The U.S. judge who stopped a ban on TikTok downloads from kicking in on Monday said that President Donald Trump likely overstepped the law with the attempted move.
TikTok had shown that the actions against it "likely exceed the lawful bounds" of the International Emergency Economic Powers Act (IEEPA) that was cited to support the ban, the judge said in his ruling.
District Judge Carl Nichols issued a temporary injunction at the request of TikTok, which the White House has called a national security threat stemming from its Chinese ties.
The government order sought to ban new downloads of the hugely popular video-sharing app at midnight on Sunday.
"Plaintiffs have demonstrated that they are likely to succeed on their IEEPA claims," Nichols said in the written ruling.
The act restricts a president from prohibiting personal communications involving nothing of value, according to the judge.
Nichols reasoned that TikTok posts are informational.
"Over 100 million Americans currently use TikTok to share their films, photographs, art, and news," Nichols noted in the ruling.
The ban would also have done TikTok harm from which it could not recover, according to the judge.
"Barring TikTok from U.S. app stores would, of course, have the immediate and direct effect of halting the influx of new users, likely driving those users to alternative platforms and eroding TikTok's competitive position," Nichols wrote.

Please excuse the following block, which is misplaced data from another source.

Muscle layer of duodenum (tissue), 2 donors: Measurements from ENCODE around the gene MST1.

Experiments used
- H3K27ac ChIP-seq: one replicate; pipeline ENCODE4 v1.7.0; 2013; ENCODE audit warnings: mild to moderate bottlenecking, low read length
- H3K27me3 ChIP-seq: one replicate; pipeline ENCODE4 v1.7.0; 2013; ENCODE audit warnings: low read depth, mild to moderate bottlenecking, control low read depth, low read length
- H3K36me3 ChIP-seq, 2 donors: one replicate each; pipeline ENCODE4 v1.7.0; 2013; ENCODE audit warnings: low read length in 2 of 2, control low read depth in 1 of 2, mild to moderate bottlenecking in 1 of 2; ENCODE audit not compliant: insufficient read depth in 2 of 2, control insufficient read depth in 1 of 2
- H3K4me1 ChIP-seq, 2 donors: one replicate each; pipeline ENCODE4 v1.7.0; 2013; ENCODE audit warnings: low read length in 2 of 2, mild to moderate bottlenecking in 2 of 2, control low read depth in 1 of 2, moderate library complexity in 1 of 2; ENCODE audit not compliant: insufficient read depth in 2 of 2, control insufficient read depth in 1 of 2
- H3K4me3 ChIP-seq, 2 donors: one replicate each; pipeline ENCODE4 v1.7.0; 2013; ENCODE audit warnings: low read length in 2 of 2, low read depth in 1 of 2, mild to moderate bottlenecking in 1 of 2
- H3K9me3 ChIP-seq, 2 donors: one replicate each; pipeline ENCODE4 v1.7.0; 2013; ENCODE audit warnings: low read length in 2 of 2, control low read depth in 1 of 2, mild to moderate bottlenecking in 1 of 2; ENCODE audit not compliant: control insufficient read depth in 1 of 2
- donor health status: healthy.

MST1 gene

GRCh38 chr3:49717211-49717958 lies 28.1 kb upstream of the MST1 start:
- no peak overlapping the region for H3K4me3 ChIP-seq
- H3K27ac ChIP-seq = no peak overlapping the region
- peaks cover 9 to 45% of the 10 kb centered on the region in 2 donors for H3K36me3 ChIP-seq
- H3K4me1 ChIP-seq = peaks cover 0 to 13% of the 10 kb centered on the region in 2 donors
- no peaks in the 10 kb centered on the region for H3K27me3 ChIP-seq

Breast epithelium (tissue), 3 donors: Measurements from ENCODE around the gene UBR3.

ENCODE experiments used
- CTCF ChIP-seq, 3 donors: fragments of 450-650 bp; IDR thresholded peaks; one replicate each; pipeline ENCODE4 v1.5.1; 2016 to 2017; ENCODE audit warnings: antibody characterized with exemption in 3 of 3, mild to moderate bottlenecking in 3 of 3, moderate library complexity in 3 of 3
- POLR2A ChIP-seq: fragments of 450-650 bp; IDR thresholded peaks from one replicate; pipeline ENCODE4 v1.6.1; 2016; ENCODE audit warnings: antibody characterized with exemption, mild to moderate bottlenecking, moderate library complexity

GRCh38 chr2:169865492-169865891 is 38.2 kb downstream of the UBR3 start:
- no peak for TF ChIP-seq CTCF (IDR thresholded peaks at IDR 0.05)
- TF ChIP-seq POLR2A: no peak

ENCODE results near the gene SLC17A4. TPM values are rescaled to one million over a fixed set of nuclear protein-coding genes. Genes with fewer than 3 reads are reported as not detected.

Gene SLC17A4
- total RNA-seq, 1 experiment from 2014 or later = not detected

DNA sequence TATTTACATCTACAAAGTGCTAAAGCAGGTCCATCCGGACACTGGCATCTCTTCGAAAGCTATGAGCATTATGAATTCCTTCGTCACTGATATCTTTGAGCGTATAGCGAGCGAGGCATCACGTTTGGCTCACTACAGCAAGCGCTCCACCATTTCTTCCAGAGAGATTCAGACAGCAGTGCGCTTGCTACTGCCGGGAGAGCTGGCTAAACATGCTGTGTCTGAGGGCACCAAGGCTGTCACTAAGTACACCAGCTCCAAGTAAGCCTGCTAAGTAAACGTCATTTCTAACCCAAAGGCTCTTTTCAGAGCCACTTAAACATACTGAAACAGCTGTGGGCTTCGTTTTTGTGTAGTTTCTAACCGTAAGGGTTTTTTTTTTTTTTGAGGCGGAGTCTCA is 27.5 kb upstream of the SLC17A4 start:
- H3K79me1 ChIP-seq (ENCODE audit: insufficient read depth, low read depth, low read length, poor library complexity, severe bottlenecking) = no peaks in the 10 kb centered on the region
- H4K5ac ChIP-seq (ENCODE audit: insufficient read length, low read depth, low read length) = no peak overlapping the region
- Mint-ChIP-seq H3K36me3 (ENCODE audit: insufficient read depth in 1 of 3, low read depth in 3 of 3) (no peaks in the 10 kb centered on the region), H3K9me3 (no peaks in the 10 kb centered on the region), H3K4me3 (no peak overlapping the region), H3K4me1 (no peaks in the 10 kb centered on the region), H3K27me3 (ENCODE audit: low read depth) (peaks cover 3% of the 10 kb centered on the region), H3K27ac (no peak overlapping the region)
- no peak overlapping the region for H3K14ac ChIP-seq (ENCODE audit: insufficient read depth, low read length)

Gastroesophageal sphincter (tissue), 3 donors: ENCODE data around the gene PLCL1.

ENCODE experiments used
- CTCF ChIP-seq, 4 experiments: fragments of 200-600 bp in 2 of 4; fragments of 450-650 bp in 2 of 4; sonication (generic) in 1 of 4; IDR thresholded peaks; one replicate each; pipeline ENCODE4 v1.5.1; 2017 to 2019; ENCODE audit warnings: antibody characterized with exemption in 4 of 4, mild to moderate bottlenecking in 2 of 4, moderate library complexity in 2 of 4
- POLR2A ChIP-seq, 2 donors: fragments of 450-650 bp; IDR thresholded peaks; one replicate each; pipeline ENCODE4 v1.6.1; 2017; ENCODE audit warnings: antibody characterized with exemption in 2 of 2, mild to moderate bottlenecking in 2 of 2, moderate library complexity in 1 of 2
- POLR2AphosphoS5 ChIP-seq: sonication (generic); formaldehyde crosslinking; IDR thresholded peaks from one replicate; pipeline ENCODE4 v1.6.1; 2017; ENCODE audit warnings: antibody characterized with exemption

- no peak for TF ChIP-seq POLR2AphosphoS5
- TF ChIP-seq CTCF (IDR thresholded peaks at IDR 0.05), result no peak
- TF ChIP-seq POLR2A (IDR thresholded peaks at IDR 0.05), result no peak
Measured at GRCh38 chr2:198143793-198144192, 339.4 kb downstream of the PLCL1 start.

TikTok lawyers argued in filings that the ban was "arbitrary and capricious."
"We're pleased that the court agreed with our legal arguments and issued an injunction," TikTok said in a statement.
Government lawyers have argued the president has a right to take national security actions, and said the ban was needed because of TikTok's links to the Chinese government through its parent firm ByteDance."
University of Richmond law school professor Carl Tobias called the order "a pragmatic splitting of the baby for the short term, to give a little time for them to resolve the disputes and come to a resolution."
TikTok's overarching suit challenging the legality of Trump's executive orders continues through the court.
Outside of the courtroom, TikTok can continue trying to work out a sale or alliance to appease U.S. concerns.
ByteDance said on September 20 that it had a preliminary deal for Walmart Inc. and Oracle Corp. to take stakes of up to 20 percent in its subsidiary, TikTok Global, from a pre-IPO financing round.
The deal is still to be reviewed by the U.S. government's Committee on Foreign Investment in the United States and by China's Ministry of Commerce, given it is subject to Beijing's revised Catalogue of Technologies Prohibited and Restricted from Export.
Bytedance said early Thursday that it has applied for an export license from the commerce authority in Beijing in line with the new requirements.